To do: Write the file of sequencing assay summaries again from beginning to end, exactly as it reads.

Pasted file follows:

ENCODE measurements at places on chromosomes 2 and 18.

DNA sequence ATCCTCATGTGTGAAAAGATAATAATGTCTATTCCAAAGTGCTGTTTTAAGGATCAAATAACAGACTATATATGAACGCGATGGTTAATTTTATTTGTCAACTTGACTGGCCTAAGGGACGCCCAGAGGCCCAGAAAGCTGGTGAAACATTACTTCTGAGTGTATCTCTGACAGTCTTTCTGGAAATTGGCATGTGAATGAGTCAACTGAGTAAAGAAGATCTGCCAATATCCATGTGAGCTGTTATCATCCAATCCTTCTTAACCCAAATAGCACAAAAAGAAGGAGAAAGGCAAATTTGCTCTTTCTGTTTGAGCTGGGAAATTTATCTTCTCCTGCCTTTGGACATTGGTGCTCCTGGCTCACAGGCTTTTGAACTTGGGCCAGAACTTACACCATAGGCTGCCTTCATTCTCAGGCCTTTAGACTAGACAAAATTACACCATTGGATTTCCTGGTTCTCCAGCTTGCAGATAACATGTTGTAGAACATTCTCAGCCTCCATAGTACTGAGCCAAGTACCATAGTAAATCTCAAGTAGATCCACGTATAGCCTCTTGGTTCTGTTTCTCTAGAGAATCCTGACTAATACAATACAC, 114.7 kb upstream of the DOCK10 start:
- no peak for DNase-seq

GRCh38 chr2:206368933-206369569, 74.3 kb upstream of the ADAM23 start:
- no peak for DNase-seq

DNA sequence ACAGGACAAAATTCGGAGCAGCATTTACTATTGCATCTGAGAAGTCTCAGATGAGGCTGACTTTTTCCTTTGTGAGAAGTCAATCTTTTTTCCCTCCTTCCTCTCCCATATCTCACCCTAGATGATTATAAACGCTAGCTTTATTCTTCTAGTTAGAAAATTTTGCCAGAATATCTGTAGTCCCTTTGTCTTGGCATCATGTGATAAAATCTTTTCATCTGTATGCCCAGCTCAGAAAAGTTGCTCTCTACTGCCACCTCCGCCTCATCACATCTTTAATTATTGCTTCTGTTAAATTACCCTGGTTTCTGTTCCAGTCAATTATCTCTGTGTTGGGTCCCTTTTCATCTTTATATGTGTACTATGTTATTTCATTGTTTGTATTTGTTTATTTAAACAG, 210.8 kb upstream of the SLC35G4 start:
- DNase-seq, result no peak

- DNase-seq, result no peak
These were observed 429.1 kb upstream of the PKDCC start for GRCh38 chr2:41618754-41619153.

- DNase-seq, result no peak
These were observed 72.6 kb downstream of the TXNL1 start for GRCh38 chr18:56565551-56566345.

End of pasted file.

ENCODE measurements at places on chromosomes 2 and 18.

DNA sequence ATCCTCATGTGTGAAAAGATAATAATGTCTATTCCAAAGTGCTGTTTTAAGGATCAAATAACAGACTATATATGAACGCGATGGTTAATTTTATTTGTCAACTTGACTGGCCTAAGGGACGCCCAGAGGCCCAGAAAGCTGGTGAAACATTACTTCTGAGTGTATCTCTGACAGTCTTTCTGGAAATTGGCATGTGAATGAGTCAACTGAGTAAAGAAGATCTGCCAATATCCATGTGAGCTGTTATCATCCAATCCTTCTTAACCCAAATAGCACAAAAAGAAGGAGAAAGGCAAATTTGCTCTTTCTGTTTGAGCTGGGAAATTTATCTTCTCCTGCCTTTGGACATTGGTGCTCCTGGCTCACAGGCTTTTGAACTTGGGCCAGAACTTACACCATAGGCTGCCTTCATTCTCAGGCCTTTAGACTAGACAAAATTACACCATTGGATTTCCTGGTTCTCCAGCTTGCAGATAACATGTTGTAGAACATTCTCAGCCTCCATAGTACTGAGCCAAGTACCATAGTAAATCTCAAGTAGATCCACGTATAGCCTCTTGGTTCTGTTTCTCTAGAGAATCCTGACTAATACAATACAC, 114.7 kb upstream of the DOCK10 start:
- no peak for DNase-seq

GRCh38 chr2:206368933-206369569, 74.3 kb upstream of the ADAM23 start:
- no peak for DNase-seq

DNA sequence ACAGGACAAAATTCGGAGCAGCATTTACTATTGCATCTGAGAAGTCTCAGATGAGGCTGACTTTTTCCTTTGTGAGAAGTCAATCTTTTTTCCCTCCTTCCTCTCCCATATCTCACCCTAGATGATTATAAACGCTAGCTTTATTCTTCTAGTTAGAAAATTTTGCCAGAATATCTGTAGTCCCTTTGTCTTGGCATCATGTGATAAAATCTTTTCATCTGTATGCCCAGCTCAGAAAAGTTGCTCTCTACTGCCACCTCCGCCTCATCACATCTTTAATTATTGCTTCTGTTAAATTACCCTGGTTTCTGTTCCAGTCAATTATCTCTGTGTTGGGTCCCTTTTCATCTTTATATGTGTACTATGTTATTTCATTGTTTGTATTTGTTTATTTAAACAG, 210.8 kb upstream of the SLC35G4 start:
- DNase-seq, result no peak

- DNase-seq, result no peak
These were observed 429.1 kb upstream of the PKDCC start for GRCh38 chr2:41618754-41619153.

- DNase-seq, result no peak
These were observed 72.6 kb downstream of the TXNL1 start for GRCh38 chr18:56565551-56566345.